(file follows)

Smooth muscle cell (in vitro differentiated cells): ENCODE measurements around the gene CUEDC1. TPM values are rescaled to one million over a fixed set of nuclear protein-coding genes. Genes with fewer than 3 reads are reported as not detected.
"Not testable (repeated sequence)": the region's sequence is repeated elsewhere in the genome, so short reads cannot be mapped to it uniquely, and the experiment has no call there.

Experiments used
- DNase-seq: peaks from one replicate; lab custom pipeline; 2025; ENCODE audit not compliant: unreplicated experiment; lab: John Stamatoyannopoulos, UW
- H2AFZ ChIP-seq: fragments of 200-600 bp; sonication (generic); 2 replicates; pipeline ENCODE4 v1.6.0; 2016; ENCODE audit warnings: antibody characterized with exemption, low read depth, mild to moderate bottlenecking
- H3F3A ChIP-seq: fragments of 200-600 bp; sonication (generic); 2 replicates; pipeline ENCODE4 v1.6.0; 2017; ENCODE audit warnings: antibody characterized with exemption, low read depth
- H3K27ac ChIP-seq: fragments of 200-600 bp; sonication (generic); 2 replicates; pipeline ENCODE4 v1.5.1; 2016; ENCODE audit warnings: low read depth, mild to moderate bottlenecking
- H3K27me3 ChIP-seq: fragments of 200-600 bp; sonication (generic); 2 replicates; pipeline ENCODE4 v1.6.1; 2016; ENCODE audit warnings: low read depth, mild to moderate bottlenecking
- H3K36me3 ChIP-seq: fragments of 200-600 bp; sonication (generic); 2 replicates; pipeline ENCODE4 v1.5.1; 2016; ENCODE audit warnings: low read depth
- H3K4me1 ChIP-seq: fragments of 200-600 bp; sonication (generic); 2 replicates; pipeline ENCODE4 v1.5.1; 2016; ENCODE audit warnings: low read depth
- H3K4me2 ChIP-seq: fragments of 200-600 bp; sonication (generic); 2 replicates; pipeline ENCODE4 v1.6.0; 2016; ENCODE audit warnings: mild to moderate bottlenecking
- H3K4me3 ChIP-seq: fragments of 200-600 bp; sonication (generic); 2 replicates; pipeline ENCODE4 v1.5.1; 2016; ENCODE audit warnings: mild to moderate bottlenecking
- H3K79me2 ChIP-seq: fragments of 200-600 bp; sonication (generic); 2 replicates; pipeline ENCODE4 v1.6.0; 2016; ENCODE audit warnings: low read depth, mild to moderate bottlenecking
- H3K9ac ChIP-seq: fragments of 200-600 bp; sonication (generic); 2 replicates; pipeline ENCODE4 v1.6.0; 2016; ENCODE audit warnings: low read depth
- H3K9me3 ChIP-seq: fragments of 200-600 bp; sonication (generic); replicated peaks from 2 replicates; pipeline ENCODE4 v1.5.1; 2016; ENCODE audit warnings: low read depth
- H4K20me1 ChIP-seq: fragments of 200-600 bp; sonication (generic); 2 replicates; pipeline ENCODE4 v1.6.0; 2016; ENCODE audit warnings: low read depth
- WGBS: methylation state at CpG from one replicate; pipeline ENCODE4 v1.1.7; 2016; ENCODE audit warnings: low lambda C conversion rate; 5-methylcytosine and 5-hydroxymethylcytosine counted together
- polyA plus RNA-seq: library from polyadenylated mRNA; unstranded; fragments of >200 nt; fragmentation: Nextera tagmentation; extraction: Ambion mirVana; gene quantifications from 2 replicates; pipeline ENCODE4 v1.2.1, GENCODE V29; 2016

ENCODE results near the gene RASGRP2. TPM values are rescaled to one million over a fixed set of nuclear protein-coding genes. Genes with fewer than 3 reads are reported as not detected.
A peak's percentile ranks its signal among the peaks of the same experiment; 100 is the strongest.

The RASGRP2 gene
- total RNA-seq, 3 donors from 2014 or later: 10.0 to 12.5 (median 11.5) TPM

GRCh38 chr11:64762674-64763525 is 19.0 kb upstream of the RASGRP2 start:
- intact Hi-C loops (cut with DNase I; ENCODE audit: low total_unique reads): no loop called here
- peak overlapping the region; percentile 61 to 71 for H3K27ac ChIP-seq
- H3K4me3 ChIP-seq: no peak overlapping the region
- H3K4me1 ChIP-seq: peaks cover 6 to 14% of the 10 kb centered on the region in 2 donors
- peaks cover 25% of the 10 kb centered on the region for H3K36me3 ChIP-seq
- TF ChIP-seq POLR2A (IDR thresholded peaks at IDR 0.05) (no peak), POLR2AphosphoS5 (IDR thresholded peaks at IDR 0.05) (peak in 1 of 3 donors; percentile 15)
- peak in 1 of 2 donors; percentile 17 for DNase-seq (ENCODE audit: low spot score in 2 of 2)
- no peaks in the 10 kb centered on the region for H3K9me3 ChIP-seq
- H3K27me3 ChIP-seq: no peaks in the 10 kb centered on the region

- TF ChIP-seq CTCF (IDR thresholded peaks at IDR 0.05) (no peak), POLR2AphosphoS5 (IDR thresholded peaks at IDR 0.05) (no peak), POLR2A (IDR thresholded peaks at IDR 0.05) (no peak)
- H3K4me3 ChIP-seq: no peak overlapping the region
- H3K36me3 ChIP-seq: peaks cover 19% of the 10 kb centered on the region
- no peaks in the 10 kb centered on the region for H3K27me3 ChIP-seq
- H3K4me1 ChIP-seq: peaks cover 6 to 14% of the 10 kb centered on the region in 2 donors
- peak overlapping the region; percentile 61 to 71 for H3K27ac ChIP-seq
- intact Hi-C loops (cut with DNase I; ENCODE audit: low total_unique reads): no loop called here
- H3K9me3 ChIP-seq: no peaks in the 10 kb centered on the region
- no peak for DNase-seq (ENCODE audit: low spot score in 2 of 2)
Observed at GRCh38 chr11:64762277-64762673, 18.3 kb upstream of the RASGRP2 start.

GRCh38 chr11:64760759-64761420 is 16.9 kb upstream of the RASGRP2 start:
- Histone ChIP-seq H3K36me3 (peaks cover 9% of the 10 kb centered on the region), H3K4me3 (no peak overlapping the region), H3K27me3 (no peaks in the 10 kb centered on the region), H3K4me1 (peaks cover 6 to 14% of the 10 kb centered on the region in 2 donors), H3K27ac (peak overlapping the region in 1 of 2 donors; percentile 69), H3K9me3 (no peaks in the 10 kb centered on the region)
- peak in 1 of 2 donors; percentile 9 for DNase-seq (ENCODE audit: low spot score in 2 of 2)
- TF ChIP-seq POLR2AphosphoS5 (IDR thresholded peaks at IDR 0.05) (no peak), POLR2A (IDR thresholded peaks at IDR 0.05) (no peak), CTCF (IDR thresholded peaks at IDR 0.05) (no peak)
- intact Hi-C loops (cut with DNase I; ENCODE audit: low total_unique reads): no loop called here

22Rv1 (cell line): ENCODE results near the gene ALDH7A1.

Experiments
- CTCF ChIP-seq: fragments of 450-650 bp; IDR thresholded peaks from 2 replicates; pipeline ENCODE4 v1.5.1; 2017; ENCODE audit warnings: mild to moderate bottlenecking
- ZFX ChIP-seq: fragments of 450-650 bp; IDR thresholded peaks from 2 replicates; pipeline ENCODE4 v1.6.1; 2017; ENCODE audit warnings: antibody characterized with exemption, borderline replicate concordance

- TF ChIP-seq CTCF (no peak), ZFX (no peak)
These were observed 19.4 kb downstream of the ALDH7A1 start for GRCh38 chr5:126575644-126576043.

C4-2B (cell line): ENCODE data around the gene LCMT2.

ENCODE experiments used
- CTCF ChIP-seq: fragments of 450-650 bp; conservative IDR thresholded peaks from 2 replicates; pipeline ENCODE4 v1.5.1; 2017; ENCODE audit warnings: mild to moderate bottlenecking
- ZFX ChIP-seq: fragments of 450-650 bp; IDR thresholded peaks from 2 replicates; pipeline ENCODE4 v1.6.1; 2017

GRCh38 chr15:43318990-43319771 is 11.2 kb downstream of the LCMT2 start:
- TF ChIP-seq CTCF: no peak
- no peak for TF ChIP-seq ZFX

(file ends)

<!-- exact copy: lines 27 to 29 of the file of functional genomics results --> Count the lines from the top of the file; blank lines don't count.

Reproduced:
- H3K4me1 ChIP-seq: peaks cover 6 to 14% of the 10 kb centered on the region in 2 donors
- peaks cover 25% of the 10 kb centered on the region for H3K36me3 ChIP-seq
- TF ChIP-seq POLR2A (IDR thresholded peaks at IDR 0.05) (no peak), POLR2AphosphoS5 (IDR thresholded peaks at IDR 0.05) (peak in 1 of 3 donors; percentile 15)